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Big Al
Big Al (mascot).jpg

University University of Alabama
Conference SEC
Description Anthropomorphic elephant
Origin of name University of Alabama
First seen 1979
Official website Big Al

Big Al is the costumed mascot of the University of Alabama Crimson Tide in Tuscaloosa, Alabama.

The origin of the mascot dates back to 1930. On October 8, a sportswriter wrote about the previous weekend's Alabama-Ole Miss football game. The writer, using the flair for the dramatic common in sportswriting at the time, wrote that an anonymous fan yelled out "Here come the elephants" upon hearing the rumble of the first team coming on the field. The name stuck throughout what became a national championship season and beyond.

Melford Espey, Jr., then a student, was the first to wear an elephant head costume to portray the Crimson Tide's mascot in the early 1960s. Espey later became a university administrator and Coach Paul "Bear" Bryant invited him to resurrect the costumed mascot in the late 1970s.[1]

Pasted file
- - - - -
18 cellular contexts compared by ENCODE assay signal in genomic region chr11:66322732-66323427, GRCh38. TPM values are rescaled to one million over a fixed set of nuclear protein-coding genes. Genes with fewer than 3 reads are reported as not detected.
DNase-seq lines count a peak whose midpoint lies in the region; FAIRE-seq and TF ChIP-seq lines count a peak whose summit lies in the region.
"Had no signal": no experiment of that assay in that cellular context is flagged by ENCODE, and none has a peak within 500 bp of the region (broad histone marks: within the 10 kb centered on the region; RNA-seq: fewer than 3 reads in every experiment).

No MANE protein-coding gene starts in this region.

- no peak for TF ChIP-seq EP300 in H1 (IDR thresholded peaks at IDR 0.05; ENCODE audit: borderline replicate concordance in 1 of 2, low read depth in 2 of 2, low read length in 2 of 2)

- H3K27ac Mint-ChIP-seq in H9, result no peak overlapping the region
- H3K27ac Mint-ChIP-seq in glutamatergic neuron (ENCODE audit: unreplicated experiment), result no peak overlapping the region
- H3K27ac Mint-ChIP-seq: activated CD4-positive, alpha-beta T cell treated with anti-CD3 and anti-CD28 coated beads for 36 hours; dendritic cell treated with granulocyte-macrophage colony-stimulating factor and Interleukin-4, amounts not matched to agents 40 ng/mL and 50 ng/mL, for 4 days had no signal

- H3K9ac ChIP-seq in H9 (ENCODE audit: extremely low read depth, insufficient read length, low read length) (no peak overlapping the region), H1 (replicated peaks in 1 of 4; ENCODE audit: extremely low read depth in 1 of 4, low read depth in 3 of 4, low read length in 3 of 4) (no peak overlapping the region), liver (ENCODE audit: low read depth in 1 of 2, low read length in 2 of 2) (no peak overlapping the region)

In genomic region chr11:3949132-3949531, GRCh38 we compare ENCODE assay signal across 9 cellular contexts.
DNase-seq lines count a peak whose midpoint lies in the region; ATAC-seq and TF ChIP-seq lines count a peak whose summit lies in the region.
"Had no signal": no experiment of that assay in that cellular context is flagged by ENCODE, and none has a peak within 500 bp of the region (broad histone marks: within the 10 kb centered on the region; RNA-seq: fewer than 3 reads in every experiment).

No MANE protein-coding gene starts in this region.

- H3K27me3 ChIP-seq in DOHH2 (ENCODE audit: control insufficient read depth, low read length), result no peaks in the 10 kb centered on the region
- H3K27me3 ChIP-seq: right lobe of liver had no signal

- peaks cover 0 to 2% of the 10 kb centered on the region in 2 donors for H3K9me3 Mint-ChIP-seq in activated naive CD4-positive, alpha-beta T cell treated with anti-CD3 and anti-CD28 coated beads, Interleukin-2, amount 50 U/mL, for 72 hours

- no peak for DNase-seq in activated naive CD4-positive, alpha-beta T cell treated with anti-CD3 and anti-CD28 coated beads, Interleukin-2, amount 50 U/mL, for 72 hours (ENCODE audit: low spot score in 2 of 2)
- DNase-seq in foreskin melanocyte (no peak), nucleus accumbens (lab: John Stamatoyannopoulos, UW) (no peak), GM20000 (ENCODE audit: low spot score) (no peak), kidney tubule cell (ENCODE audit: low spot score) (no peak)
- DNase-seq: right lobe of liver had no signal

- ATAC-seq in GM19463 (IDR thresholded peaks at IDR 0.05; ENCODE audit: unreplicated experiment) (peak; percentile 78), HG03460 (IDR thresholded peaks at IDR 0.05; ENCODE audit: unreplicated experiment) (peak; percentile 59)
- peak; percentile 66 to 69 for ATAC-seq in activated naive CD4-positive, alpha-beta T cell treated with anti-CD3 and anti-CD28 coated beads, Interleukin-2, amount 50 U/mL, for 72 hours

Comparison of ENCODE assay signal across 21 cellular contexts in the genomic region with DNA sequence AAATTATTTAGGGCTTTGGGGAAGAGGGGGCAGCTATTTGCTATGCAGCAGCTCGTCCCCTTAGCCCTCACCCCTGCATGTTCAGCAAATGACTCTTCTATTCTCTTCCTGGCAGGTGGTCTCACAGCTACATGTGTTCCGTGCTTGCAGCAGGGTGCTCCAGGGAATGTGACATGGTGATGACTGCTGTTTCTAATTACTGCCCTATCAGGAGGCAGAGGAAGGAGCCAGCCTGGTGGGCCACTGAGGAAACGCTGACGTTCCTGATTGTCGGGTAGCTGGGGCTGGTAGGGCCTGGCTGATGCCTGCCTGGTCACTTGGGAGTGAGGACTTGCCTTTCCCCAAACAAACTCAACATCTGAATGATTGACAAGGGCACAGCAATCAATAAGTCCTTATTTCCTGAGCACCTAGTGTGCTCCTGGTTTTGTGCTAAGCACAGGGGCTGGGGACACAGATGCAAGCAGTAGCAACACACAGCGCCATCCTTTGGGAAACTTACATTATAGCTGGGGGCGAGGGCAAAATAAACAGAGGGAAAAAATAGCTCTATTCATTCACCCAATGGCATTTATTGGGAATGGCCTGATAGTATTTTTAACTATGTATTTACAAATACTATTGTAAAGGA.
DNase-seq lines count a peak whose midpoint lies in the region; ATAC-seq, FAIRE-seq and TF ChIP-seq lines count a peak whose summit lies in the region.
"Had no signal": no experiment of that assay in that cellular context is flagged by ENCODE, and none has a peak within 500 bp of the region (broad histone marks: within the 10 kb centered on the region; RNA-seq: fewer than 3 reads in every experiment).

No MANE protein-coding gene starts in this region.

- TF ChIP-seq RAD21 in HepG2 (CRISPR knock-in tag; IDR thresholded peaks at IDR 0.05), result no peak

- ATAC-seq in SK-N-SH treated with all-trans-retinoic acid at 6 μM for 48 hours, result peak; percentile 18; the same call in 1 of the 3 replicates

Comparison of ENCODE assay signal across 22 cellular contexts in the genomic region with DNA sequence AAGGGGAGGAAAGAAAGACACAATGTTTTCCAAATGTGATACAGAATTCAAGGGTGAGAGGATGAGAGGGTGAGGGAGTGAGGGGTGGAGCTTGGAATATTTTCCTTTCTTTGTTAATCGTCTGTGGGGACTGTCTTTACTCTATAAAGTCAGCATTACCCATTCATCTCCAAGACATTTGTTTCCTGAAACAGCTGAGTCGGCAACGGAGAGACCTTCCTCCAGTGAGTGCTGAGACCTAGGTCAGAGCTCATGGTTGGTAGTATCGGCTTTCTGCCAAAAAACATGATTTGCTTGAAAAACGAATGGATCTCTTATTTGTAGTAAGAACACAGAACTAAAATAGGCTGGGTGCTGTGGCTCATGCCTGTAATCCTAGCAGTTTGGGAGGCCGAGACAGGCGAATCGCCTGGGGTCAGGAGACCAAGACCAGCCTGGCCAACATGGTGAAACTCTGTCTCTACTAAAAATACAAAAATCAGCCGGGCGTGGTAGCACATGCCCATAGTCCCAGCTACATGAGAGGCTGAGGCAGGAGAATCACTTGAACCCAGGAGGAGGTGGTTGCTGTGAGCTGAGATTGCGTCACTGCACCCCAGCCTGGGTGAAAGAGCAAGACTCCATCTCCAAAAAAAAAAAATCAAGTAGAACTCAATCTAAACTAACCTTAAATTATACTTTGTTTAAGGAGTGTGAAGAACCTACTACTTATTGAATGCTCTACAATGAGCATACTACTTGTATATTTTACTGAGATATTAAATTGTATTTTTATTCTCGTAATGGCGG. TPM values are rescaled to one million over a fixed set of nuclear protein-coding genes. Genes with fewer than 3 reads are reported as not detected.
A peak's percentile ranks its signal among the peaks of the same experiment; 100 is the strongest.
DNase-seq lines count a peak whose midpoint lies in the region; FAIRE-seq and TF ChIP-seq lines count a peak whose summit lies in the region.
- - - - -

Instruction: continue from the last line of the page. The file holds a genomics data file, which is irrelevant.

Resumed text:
The costumed "Big Al" mascot officially debuted at the 1979 Sugar Bowl, when the Tide beat Penn State University for the national championship. Since then, the mascot has been a fan favorite for the Tide fans. As the Crimson Tide do not have a logo on their helmets or uniforms, Big Al's likeness appears on much team merchandise and such.

Big Al was named by student vote. Various names were put before the student body, who were allowed to complete ballots at the Student Union and "SUPe Store". One of the names was "Big Al", which was also the name of a 'well-known about campus' member of the University of Alabama Rugby Football club, Alfred Lee "Big Al" Brown, now living in the Birmingham, AL area. Brown was known as the "DJ" for the club's after-match parties. When the members of the Rugby Club saw that "Big Al" was among the selections, they lobbied among the many attenders of the club's somewhat infamous parties to come to the Student Union and vote for that name. And So, the mascot was named for a popular Sports Figure on the campus of that era. Other members of the team, such as Ellis Rudd of Trussville, Walker Scott of Birmingham, and Frederick D. Bone of Northport were all present, and part and parcel to this act and to this day point out Brown in the community as namesake to Big Al the mascot.


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